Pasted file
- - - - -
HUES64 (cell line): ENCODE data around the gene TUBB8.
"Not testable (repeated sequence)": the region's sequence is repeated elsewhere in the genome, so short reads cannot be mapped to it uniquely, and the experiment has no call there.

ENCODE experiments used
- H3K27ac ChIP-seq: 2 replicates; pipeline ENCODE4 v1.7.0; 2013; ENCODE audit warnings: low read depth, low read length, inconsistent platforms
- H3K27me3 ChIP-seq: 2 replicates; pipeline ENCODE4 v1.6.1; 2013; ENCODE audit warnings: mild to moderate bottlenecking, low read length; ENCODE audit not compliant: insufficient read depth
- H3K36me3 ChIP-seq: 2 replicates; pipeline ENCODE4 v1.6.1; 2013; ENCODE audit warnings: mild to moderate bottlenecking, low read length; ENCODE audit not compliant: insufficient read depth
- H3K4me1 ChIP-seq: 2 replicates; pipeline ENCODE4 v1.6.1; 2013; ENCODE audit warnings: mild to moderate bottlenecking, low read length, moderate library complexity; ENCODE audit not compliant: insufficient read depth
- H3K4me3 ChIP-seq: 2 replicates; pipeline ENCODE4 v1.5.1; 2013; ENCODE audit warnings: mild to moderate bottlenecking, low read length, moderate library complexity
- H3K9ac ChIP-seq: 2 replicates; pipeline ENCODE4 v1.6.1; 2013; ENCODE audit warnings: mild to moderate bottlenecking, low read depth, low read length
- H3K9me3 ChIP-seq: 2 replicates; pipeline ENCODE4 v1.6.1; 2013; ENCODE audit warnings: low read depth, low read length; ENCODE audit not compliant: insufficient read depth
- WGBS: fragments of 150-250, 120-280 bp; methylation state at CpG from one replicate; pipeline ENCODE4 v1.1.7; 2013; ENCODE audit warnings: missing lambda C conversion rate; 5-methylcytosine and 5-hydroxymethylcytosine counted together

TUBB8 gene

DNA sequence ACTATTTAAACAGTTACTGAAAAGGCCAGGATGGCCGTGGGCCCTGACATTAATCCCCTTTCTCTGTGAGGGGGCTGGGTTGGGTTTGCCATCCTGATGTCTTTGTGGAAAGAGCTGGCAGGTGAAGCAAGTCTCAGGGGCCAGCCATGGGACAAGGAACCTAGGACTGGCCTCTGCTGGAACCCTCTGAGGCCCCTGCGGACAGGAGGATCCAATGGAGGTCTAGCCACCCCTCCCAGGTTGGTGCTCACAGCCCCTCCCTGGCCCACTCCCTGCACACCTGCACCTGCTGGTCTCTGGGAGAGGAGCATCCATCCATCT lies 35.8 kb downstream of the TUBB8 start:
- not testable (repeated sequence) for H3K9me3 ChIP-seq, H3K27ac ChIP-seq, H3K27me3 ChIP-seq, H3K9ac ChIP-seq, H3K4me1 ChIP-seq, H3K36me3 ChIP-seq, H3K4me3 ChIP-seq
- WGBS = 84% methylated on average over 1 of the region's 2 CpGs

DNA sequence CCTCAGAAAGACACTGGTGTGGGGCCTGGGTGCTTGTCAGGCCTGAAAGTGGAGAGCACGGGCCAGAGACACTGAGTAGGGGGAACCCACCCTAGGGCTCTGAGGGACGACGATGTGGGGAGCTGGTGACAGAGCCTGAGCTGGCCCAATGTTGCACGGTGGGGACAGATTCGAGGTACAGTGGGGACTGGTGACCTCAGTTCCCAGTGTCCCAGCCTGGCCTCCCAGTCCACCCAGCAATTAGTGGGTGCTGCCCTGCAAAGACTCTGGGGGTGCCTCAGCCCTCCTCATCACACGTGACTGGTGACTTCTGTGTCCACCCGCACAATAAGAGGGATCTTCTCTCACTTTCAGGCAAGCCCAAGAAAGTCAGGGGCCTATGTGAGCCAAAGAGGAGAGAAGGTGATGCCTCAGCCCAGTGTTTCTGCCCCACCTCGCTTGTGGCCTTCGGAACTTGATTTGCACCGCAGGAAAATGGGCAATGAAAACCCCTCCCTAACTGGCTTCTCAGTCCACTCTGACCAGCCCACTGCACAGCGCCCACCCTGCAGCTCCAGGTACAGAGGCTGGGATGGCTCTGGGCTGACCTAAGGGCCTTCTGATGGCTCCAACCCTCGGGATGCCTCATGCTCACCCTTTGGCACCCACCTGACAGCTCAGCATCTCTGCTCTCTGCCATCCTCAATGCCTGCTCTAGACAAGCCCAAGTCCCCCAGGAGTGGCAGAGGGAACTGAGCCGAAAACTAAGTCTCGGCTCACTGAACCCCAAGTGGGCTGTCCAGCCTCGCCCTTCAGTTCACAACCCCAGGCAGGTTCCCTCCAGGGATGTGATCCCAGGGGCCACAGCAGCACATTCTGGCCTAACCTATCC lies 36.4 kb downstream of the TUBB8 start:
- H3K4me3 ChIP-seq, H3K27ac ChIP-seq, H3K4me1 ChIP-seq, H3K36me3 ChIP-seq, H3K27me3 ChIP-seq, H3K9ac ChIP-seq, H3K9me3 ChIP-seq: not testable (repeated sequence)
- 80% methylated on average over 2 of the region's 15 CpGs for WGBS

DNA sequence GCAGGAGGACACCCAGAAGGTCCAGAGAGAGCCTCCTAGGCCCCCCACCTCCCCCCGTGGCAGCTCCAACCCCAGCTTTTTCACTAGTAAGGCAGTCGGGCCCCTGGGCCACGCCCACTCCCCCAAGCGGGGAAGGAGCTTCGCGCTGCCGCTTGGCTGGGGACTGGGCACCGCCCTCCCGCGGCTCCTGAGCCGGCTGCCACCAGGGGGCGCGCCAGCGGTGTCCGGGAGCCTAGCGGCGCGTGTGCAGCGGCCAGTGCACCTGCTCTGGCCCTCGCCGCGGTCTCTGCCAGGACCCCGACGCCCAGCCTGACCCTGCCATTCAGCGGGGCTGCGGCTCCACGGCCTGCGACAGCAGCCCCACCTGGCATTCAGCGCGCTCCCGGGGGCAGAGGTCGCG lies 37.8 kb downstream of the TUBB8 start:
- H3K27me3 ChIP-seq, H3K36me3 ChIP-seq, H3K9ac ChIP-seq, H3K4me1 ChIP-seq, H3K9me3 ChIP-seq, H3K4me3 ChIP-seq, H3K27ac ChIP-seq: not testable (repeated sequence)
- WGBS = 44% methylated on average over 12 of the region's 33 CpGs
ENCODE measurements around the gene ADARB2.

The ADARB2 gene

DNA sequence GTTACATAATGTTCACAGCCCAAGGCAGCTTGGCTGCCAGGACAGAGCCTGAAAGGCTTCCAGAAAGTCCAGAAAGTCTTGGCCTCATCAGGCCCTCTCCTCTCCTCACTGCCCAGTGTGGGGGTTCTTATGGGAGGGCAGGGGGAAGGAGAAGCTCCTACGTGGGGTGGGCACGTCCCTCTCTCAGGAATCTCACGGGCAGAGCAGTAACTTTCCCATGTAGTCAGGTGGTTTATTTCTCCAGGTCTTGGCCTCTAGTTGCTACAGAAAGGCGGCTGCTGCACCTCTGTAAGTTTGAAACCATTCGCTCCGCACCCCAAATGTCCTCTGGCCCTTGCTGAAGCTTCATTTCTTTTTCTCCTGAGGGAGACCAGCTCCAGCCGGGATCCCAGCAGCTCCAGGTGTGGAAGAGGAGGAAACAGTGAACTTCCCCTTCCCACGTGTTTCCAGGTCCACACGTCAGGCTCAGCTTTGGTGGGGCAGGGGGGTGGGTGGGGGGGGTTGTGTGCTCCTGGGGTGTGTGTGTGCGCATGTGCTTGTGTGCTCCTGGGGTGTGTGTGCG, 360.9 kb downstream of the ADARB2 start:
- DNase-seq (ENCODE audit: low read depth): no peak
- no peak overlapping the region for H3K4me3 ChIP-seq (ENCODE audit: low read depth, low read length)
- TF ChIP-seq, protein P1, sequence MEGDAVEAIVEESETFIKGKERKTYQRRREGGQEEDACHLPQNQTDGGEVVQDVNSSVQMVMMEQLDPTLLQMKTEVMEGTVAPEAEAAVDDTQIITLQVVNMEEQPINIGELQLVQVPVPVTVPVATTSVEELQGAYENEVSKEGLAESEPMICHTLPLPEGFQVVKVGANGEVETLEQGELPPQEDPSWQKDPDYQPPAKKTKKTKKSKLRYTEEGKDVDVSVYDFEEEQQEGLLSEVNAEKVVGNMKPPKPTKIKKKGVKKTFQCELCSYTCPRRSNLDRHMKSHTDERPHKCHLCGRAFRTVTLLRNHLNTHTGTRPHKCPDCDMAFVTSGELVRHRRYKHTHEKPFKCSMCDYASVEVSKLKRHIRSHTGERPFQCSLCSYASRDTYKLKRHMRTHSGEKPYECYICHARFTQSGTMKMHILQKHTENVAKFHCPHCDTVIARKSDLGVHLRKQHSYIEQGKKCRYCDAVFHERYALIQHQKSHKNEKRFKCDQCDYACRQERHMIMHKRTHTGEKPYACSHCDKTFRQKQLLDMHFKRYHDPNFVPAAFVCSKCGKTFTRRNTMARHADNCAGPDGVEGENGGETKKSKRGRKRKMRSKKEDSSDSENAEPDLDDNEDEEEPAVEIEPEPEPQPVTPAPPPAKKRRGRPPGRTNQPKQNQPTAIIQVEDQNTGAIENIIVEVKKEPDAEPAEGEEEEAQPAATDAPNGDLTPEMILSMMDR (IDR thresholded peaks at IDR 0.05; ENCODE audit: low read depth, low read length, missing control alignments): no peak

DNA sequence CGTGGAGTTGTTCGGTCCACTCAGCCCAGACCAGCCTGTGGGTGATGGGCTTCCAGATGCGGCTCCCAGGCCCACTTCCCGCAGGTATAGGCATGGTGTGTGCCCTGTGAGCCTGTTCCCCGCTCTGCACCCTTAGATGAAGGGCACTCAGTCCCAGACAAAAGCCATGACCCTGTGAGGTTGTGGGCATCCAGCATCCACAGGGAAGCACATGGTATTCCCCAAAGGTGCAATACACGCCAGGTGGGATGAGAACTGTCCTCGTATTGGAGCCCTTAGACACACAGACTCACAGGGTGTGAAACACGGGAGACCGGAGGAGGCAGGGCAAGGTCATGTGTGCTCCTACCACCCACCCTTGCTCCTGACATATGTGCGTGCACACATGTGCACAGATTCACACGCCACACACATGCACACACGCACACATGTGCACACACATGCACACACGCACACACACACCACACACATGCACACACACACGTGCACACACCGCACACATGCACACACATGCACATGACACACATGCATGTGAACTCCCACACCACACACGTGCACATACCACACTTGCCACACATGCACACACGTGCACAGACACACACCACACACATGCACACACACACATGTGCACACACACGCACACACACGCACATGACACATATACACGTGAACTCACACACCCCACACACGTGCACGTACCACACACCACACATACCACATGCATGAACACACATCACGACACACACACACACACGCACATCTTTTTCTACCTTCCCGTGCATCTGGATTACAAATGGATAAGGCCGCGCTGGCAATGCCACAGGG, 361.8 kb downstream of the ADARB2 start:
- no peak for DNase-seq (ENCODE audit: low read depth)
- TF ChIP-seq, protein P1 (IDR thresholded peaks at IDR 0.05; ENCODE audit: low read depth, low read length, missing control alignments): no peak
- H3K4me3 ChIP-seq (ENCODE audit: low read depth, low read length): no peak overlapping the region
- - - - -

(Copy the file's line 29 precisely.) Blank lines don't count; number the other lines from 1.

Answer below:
- no peak for DNase-seq (ENCODE audit: low read depth)